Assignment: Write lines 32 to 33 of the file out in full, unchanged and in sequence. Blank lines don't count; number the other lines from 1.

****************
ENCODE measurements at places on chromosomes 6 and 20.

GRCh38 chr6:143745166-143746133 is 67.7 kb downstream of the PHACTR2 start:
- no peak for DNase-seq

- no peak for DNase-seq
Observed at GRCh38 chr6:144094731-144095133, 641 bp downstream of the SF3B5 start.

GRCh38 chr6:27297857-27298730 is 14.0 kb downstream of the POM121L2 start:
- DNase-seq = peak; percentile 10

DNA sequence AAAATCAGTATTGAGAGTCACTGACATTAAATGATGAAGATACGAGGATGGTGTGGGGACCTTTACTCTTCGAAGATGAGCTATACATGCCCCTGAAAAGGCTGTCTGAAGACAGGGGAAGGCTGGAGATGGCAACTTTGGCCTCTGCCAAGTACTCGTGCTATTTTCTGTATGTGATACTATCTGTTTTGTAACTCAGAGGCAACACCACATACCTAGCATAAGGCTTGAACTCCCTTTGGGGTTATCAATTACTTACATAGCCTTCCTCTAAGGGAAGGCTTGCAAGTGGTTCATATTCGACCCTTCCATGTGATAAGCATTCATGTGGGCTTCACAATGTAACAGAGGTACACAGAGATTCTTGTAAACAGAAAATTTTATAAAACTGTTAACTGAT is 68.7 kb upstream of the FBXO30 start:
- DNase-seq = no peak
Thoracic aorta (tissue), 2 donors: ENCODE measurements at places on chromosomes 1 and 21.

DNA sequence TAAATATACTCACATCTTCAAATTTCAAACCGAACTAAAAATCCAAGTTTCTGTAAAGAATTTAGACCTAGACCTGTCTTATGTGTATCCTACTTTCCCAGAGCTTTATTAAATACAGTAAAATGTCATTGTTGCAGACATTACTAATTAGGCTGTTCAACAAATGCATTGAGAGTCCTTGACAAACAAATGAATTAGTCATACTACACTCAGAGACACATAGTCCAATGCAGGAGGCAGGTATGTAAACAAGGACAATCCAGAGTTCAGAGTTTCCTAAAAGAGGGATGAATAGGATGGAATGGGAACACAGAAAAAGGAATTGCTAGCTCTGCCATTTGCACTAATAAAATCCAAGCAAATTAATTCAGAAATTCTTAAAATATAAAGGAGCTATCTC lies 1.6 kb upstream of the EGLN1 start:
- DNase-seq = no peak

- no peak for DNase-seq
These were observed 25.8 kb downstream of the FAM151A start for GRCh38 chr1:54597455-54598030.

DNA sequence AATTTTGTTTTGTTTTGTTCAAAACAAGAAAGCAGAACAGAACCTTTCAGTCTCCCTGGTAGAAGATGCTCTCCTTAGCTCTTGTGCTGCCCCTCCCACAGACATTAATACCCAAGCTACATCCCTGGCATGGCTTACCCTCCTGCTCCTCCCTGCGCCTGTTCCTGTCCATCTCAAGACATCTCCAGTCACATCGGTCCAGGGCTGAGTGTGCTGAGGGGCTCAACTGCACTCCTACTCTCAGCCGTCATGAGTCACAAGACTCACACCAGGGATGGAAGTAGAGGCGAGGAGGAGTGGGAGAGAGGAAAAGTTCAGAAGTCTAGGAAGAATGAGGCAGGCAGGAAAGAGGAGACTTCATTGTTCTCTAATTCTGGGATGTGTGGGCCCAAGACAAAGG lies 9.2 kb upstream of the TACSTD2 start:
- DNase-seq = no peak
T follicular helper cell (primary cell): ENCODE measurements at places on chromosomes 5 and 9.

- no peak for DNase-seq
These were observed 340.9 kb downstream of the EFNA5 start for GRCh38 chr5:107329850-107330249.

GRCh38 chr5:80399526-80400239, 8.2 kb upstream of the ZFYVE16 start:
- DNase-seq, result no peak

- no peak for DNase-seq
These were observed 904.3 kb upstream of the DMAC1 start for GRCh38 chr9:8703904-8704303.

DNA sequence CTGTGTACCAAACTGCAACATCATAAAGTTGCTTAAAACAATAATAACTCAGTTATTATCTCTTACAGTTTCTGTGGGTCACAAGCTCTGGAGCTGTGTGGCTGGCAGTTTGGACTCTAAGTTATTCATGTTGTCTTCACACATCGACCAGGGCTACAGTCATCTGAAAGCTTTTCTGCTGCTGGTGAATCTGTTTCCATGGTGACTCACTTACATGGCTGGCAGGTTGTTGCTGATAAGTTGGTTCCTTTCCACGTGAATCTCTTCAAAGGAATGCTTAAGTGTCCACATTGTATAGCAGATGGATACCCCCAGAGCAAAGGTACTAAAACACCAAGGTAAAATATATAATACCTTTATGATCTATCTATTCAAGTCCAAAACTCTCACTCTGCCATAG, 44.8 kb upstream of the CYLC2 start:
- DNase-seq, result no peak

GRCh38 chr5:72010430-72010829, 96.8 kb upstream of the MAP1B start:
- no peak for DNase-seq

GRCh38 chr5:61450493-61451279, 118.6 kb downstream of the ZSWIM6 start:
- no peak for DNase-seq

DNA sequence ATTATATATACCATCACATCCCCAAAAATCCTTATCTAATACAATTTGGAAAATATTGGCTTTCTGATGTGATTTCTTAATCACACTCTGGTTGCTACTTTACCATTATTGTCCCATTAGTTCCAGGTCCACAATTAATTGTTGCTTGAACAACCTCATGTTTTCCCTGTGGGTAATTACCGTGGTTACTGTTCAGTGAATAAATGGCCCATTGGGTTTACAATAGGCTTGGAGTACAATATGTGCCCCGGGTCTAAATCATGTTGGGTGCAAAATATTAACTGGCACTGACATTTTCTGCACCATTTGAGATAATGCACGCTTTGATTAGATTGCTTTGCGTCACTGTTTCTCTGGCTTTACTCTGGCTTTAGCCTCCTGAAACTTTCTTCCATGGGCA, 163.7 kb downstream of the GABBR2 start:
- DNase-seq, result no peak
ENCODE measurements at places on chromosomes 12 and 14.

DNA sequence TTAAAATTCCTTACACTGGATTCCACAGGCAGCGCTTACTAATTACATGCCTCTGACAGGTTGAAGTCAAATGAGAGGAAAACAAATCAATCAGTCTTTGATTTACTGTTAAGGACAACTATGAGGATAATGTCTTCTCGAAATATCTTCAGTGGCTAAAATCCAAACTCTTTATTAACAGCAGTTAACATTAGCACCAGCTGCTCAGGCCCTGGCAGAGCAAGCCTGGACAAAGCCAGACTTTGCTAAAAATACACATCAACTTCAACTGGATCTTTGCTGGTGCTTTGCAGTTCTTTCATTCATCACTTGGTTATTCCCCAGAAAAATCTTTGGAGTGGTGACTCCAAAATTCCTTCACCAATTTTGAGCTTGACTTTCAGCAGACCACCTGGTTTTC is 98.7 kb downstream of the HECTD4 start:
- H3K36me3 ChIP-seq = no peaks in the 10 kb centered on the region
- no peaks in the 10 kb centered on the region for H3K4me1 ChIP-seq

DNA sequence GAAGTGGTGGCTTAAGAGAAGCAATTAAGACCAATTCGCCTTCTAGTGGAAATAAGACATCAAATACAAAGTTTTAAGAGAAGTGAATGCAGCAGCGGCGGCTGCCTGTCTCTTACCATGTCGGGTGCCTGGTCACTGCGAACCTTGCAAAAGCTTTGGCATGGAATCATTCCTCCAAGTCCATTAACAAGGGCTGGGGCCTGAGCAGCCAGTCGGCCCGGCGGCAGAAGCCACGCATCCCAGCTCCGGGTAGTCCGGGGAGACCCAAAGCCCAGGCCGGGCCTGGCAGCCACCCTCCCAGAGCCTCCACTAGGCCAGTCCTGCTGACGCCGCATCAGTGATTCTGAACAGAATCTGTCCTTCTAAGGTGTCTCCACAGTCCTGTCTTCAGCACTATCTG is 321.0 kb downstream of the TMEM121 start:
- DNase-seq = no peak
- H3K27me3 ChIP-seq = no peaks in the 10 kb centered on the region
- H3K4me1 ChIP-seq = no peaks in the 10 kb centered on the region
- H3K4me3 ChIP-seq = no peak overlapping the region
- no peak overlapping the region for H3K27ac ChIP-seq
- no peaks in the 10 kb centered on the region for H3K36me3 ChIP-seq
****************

ENCODE measurements at places on chromosomes 12 and 14.

DNA sequence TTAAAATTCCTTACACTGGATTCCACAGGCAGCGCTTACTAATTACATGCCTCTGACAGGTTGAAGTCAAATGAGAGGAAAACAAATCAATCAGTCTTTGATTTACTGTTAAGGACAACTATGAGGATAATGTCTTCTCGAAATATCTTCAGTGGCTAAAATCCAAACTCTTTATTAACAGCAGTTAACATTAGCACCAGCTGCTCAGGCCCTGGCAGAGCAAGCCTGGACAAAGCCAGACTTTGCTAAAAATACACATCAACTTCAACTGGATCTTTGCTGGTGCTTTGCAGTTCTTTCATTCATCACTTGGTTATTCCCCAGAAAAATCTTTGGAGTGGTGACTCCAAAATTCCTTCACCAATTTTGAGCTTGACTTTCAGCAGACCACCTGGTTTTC is 98.7 kb downstream of the HECTD4 start: